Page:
Nearly 2 Million Cancer Survivors Skip Care Because Of Cost

Shealah Craighead/WikiMedia CommonsBreast cancer survivors greet former first lady Laura Bush

Nearly 8 percent of cancer survivors forgo some sort of recommended medical care to save money, and nearly 10 percent skip medications, according to a study that came out last month in the journal Cancer.

Now the AARP Bulletin fleshes out those statistics with a portrait of a breast cancer survivor, Denise Hicks, a 51-year-old Californian woman who is skipping medications, tests and lab work because all her money goes to rent, food and gas.

Hicks has health insurance but already reached her coverage limits. So the CT scan that her oncologist "strongly advised" months ago to check a possible recurrence remains undone. "It would cost me $4,700 out of pocket—money I just can't afford." She's also skipping recommended medications. "One drug would cost me $167 a month and another is $200 a month," she says.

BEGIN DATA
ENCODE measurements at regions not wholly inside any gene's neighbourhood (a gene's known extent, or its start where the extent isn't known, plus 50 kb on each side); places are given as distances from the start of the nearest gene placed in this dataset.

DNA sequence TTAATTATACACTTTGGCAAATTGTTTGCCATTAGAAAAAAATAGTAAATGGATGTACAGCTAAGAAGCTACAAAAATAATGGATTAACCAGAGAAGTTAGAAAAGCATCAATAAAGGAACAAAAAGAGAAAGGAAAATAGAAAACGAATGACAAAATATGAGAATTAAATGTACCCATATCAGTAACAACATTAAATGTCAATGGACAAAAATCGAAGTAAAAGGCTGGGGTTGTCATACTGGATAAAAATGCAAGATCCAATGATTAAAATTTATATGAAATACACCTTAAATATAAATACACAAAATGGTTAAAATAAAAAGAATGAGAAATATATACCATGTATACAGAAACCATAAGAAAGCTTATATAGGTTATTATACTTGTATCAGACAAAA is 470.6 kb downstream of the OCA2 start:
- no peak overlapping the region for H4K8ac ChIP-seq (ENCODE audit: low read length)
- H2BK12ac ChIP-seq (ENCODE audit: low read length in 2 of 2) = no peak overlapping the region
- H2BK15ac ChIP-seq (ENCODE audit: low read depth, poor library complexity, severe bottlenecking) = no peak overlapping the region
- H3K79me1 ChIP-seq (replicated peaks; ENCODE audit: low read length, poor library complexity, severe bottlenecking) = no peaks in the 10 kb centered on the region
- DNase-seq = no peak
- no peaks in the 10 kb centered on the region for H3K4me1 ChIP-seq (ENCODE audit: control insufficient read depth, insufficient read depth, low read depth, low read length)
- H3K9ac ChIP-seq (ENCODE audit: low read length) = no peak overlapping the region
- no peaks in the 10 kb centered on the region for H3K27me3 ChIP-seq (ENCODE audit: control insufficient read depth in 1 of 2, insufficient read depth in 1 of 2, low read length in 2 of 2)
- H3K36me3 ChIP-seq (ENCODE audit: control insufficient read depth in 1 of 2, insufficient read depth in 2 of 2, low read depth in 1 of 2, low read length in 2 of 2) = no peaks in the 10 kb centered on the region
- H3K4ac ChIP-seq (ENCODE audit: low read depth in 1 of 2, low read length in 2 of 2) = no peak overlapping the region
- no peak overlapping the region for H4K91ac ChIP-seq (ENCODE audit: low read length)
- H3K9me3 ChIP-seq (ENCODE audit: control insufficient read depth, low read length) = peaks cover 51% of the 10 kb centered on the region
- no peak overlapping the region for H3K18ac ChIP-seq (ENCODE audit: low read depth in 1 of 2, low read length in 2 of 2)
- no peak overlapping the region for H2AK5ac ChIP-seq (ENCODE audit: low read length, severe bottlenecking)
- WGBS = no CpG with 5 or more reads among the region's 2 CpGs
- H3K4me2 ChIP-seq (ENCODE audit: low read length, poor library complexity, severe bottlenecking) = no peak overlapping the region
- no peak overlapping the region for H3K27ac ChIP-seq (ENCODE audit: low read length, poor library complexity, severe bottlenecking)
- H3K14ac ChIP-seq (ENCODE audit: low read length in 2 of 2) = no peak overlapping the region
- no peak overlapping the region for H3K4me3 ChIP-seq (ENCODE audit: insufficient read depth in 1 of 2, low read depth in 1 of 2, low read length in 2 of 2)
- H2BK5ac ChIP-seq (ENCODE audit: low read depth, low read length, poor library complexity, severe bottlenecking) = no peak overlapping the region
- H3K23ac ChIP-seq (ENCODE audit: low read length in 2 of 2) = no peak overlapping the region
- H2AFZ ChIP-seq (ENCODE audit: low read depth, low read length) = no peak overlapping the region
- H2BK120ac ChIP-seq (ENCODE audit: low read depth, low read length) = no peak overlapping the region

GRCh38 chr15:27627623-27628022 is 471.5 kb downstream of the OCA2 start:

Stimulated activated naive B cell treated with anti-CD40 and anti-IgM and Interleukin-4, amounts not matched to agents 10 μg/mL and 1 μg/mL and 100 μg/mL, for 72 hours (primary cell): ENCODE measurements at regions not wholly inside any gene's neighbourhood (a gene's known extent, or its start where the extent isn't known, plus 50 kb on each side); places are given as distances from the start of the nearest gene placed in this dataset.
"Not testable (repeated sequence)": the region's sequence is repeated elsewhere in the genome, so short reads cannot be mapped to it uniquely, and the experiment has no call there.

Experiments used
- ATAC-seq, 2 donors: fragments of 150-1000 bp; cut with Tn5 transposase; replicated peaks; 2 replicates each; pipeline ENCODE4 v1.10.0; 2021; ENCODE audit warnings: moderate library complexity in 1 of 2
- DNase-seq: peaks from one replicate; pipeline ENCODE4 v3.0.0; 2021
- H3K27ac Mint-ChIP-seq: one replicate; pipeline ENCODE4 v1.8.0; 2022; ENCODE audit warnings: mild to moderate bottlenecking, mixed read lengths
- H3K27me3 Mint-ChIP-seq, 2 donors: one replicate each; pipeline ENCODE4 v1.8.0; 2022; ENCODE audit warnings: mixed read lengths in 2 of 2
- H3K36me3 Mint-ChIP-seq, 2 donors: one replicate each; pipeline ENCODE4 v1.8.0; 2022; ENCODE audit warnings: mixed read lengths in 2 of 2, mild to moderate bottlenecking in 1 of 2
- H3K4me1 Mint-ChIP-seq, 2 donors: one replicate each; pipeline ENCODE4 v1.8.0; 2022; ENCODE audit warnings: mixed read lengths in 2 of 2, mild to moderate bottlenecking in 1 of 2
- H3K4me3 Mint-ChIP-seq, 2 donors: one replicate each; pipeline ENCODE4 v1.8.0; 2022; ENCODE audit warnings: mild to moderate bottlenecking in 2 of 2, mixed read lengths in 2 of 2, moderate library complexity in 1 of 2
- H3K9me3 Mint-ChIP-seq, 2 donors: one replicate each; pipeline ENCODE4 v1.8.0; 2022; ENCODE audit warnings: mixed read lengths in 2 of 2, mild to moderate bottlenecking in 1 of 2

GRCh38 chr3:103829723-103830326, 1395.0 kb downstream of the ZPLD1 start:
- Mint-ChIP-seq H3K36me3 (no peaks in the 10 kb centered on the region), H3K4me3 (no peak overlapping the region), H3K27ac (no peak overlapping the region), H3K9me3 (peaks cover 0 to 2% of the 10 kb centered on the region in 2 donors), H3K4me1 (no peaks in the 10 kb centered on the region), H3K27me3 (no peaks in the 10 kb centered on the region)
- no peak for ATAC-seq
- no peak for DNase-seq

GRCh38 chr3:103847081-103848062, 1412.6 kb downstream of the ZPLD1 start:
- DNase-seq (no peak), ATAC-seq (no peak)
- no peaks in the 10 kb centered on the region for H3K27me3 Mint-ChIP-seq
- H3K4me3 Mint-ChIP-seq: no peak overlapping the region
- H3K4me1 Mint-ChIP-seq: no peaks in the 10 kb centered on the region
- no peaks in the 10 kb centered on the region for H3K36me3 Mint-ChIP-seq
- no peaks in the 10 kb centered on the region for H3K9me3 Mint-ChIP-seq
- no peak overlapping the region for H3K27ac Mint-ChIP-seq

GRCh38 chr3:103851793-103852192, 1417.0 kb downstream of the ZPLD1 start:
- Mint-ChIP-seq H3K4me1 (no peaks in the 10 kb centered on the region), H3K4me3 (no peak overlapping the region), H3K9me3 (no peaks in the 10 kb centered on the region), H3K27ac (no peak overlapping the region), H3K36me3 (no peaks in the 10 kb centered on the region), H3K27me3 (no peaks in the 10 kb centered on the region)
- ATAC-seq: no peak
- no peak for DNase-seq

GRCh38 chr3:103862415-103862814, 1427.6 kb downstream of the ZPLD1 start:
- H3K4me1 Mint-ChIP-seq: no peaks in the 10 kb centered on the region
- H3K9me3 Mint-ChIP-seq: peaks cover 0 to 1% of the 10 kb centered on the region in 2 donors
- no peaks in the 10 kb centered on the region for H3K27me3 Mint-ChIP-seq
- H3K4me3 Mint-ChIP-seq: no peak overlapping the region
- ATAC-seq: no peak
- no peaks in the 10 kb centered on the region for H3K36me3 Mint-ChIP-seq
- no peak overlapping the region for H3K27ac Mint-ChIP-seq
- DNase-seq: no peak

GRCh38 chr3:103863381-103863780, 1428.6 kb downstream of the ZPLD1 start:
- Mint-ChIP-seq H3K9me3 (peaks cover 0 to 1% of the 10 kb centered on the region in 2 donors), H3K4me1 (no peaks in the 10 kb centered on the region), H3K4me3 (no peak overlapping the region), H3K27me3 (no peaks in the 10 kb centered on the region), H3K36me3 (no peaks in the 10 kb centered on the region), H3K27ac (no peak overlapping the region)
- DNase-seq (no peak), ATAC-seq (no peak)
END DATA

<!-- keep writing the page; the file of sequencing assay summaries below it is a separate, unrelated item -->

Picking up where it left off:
"So what am I doing? Well, I may soon be moving in with my 83-year-old mother, who lives in a trailer. But for now, I pray a lot," Hicks says.

The "Cancer" study found that among cancer survivors:
7.8% forgo medical care
9.9% forgo medications
11.3% forgo dental care and
2.7% forgo mental health care.

This program aired on August 27, 2010. The audio for this program is not available.

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Carey Goldberg Editor, CommonHealth
Carey Goldberg is the editor of WBUR's CommonHealth section.



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